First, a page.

Claudette never became a hurricane as predicted and its winds diminished considerably, from 70 mph to 50 mph, with higher gusts, after it brushed the northeastern tip of the Yucatan Peninsula. The storm's strength was expected to change little through Saturday afternoon.
The storm, centered about 95 miles northwest of Cancun, was moving toward the northwest about 12 mph and was expected to arrive in the southern Gulf of Mexico later Friday.
Forecasters had said Claudette could strengthen at some point after entering the Gulf and warned authorities from Cuba to Texas to take precautions. In Texas, the BP company evacuated nonessential employees from oil and gas platforms along the Gulf of Mexico, but the company had not shut down production, a spokesman said.
Tropical storm warnings remained in effect Friday for the Yucatan Peninsula's northern and eastern coasts, where Claudette still posed the threat of heavy rains, high winds and elevated tides, Mexico's National Meteorological Service said.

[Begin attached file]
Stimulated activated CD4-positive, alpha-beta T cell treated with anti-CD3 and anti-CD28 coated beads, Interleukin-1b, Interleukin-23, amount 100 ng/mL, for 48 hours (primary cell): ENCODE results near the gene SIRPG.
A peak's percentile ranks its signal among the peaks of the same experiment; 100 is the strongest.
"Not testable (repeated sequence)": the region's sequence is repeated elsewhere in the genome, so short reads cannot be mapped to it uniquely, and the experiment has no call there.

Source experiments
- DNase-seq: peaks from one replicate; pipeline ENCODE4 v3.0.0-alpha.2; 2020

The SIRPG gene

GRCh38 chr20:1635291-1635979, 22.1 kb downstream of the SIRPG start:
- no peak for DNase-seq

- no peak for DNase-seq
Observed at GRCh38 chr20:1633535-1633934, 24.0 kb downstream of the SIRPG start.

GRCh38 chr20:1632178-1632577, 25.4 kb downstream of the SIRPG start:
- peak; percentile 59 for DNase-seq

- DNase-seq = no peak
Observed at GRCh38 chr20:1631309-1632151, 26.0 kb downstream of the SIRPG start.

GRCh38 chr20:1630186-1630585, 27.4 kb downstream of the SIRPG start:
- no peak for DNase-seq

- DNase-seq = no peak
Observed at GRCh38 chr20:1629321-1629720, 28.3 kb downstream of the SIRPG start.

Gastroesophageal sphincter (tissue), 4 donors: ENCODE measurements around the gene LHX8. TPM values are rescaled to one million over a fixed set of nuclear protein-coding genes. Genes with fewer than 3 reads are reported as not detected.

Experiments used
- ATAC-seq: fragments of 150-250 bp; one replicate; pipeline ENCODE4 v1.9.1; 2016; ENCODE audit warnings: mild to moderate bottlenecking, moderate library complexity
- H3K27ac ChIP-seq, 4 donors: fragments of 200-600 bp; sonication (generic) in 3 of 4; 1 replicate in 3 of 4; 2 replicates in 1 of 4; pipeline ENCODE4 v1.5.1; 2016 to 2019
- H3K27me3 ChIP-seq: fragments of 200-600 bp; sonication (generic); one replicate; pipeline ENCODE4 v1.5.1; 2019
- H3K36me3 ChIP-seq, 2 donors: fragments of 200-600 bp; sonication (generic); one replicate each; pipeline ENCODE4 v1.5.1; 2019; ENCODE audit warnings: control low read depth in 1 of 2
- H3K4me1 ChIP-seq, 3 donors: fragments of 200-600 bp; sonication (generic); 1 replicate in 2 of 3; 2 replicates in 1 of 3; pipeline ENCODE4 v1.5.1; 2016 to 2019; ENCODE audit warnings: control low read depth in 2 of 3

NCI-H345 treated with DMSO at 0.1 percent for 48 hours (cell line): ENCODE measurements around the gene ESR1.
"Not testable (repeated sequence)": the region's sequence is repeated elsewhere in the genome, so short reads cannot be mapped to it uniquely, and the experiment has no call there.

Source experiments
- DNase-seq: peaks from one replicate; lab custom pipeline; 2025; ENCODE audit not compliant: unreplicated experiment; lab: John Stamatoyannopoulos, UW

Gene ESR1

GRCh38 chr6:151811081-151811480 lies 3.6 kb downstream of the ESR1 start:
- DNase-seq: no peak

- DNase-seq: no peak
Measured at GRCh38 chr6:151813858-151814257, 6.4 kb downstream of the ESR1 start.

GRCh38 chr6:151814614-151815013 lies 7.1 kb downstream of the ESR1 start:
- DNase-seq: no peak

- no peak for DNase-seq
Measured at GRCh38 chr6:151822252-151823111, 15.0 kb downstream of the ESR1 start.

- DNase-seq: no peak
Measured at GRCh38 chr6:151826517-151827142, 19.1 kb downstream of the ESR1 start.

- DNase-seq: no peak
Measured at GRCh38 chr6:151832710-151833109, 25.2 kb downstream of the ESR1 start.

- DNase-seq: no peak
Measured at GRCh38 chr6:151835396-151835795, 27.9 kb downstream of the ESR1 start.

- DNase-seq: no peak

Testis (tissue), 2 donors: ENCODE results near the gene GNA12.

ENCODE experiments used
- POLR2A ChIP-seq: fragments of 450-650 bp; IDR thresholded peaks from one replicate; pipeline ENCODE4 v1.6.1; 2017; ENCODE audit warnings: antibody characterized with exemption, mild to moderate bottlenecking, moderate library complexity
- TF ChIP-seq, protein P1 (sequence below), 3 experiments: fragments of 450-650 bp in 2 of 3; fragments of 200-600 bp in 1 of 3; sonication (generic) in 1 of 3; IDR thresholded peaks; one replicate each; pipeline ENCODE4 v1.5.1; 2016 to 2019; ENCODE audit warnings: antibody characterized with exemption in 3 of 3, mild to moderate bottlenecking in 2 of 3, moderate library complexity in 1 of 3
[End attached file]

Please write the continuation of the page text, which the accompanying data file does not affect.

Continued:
Early Friday, Claudette battered Cancun's high-rise hotels with high winds and flooded several streets but largely spared the city, where everyday life resumed Friday almost without skipping a beat.
Cancun's international airport was operating normally after closing for several hours at the height of the storm overnight. Some flights were delayed Friday but there were no cancellations, said Cancun airport authority official Jorge Pat.
As city employees cleaned storm drains clogged with minor debris and hotel workers transferred lounge chairs and sun umbrellas from emergency storage back to the beach, undaunted residents traversed deep pockets of water on bicycles and shopkeepers opened their doors on time.
"The weather didn't put a damper on anything," said Rusty Watterson, 44, of Apple Grove, W.Va., as he rolled up the legs of his jeans and waded with his wife, Donna, and 7-year-old daughter, Morgan, through a large puddle at the entrance of the Plaza Caracol indoor mall.
Claudette is the third tropical storm of the Atlantic hurricane season. It developed Tuesday in the Caribbean, brushing Jamaica's southern coast with heavy rain and rough surf, battering the Cayman Islands with dangerous waves and above-normal tides and scattering rain over parts of Cuba before arriving in Mexico.
Experts have predicted a busy Atlantic hurricane season, which began June 1 and ends Nov. 30.
By Morgan Lee